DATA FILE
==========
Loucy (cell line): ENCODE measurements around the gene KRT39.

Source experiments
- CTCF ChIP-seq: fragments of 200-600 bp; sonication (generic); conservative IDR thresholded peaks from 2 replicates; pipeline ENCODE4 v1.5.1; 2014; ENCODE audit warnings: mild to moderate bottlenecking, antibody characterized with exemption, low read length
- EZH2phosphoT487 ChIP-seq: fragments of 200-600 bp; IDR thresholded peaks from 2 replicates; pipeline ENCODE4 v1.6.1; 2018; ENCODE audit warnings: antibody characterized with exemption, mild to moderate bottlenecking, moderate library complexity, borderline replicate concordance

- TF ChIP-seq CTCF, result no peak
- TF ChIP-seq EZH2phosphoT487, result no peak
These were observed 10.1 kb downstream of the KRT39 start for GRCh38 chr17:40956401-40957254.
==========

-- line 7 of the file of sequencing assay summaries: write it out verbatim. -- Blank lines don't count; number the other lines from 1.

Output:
These were observed 10.1 kb downstream of the KRT39 start for GRCh38 chr17:40956401-40957254.